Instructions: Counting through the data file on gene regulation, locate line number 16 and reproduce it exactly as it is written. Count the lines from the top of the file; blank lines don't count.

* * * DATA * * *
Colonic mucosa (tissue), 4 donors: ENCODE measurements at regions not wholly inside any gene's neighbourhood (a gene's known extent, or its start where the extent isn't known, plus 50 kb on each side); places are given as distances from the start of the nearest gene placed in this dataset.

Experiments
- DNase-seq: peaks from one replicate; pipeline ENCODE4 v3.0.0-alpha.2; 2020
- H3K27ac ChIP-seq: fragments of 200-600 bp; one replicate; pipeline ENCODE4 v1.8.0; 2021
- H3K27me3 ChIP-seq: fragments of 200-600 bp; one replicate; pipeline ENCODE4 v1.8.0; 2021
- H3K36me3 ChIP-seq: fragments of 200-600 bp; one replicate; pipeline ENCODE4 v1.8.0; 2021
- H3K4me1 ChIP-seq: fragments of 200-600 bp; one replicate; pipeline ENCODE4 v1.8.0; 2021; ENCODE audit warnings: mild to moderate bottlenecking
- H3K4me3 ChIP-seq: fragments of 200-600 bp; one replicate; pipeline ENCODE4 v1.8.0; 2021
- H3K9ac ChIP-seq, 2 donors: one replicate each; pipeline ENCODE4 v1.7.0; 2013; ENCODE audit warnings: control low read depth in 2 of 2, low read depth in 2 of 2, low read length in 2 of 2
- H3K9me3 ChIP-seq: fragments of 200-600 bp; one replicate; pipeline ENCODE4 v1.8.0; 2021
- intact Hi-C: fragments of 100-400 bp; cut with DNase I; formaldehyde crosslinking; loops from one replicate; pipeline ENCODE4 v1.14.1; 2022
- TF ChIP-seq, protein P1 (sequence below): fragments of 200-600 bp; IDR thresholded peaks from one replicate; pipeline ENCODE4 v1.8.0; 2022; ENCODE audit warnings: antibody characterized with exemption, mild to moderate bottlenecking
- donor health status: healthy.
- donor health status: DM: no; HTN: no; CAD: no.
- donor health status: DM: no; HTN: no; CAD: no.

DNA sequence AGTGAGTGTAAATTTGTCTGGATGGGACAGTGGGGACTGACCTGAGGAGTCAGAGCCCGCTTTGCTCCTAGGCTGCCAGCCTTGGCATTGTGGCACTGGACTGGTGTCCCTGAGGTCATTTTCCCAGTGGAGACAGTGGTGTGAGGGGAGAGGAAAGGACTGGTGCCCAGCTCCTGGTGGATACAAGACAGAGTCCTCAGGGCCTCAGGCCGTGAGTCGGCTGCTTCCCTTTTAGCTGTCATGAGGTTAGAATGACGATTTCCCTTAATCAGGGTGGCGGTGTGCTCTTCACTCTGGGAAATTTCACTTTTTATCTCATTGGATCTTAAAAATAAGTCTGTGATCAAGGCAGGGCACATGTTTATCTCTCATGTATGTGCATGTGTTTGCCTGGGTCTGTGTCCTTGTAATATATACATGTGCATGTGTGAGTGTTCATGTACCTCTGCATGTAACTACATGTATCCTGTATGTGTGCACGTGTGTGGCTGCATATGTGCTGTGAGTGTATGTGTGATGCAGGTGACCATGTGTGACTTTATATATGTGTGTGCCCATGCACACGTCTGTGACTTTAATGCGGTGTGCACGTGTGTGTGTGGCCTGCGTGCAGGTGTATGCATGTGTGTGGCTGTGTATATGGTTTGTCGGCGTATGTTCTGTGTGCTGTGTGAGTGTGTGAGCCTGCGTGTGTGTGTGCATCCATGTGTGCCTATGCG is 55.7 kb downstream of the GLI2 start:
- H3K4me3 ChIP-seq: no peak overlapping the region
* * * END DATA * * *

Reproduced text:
DNA sequence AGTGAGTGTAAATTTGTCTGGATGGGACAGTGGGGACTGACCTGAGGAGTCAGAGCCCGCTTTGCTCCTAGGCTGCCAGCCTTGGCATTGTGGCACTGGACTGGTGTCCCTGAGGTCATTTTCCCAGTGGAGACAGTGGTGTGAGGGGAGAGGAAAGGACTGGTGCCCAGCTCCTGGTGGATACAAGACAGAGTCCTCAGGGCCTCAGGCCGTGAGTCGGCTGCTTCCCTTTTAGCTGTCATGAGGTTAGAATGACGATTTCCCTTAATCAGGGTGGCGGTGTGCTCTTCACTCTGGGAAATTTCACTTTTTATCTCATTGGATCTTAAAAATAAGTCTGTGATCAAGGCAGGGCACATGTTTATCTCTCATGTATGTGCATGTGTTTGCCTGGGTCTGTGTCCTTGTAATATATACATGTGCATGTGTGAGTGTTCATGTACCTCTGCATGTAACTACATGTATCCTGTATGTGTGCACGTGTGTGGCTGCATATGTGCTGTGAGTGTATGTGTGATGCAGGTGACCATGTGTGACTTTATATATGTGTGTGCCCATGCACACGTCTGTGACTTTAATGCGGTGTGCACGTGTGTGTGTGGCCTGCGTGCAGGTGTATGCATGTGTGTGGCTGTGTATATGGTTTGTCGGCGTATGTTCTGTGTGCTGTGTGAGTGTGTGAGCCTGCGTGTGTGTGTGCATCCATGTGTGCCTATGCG is 55.7 kb downstream of the GLI2 start: